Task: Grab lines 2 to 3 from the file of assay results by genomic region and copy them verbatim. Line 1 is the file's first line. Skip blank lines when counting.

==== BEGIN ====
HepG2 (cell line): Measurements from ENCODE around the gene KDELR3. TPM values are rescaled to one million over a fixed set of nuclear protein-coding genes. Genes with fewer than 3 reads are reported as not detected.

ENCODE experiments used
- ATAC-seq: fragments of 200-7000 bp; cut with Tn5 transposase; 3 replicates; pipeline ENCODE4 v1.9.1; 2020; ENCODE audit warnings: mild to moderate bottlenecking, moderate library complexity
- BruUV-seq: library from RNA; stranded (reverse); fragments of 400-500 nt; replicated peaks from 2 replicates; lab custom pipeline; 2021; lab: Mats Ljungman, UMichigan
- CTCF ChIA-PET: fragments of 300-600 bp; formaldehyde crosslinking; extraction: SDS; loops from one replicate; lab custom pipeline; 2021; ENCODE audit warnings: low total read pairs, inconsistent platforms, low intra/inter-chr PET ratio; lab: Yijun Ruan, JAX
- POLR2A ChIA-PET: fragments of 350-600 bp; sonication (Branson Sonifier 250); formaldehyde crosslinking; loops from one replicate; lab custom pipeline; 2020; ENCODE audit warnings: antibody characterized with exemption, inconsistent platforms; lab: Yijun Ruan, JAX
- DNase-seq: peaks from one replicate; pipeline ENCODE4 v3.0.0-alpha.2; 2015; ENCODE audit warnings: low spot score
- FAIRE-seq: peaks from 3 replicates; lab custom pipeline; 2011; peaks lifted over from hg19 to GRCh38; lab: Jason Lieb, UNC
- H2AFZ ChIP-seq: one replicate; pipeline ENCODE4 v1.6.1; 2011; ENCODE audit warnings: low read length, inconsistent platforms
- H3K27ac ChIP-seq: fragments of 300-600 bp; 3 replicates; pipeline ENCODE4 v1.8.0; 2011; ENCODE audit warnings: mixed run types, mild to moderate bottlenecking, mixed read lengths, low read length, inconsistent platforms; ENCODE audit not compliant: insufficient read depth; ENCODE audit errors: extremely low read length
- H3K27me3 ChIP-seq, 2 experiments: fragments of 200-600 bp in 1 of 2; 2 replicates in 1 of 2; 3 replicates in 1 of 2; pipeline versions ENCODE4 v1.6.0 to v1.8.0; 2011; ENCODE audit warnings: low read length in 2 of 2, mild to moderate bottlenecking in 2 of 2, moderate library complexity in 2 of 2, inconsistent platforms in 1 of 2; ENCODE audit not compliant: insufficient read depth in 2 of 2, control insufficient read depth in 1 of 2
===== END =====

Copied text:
ENCODE experiments used
- ATAC-seq: fragments of 200-7000 bp; cut with Tn5 transposase; 3 replicates; pipeline ENCODE4 v1.9.1; 2020; ENCODE audit warnings: mild to moderate bottlenecking, moderate library complexity